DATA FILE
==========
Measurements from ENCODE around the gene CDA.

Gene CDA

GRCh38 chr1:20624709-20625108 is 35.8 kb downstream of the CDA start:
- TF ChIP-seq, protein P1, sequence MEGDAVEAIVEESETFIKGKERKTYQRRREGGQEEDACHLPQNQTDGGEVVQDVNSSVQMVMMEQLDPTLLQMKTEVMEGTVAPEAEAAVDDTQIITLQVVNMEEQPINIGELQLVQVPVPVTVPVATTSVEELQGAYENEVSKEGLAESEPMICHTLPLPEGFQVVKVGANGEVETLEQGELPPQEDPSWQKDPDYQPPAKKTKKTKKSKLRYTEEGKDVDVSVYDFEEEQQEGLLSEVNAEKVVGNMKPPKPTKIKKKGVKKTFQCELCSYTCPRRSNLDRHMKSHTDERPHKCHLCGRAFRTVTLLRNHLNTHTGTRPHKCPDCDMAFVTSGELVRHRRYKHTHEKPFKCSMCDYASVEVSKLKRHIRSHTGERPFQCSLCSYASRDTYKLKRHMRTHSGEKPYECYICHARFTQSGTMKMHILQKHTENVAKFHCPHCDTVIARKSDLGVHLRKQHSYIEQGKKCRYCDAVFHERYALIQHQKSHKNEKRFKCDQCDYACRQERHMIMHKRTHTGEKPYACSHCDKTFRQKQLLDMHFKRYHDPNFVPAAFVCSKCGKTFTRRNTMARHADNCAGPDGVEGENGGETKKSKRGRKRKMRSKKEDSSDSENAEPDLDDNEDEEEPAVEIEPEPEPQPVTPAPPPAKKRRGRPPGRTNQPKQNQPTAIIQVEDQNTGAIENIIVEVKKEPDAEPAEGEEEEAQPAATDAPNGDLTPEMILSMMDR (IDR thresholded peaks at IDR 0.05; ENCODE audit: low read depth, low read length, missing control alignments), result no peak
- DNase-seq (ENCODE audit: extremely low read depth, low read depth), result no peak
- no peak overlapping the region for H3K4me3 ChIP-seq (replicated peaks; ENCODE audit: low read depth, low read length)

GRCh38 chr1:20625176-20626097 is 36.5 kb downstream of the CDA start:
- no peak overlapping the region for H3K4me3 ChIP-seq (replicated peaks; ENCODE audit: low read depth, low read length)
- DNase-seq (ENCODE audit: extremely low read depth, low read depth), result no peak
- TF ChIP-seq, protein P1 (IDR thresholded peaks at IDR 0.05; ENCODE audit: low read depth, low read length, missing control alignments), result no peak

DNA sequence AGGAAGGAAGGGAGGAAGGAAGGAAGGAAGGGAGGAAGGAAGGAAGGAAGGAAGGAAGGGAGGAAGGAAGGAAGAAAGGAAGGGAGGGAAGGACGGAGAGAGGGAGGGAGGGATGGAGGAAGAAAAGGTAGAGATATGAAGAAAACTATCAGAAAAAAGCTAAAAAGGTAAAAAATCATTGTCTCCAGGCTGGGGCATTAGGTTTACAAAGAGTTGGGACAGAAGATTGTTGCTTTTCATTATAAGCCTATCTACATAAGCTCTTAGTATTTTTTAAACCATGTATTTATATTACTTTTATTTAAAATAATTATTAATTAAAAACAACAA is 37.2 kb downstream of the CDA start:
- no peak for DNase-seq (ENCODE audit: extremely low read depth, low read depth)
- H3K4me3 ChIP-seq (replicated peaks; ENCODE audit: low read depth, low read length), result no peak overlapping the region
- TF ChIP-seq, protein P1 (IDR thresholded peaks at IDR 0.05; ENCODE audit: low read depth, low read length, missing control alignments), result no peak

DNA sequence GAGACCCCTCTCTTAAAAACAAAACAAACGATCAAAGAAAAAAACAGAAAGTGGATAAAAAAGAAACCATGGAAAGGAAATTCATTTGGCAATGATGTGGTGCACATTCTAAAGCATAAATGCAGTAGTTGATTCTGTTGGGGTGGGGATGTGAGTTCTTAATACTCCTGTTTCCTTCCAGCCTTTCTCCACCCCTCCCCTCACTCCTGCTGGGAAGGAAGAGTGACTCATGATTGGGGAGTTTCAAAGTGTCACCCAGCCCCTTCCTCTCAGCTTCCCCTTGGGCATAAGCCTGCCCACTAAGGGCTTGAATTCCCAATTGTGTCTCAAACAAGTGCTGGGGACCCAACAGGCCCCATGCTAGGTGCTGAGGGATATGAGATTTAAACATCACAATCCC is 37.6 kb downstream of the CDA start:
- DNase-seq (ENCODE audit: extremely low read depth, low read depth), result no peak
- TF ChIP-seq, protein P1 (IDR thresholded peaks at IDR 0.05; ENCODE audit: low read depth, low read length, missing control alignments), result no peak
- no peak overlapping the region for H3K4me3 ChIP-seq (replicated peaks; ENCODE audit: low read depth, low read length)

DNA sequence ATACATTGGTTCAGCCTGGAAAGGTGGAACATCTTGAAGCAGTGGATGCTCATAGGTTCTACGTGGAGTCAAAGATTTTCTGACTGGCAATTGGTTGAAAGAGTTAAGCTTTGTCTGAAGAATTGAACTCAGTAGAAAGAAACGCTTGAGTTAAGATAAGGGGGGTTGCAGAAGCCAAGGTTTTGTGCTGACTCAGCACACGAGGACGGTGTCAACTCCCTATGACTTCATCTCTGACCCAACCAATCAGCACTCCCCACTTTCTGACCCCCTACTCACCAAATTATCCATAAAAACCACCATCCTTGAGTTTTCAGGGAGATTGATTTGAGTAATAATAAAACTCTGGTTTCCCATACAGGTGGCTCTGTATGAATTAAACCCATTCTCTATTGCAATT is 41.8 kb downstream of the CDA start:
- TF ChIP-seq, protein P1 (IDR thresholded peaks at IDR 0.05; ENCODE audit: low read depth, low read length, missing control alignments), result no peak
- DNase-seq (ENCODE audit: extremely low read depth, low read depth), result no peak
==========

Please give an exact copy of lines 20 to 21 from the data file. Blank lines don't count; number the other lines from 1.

- TF ChIP-seq, protein P1 (IDR thresholded peaks at IDR 0.05; ENCODE audit: low read depth, low read length, missing control alignments), result no peak
- DNase-seq (ENCODE audit: extremely low read depth, low read depth), result no peak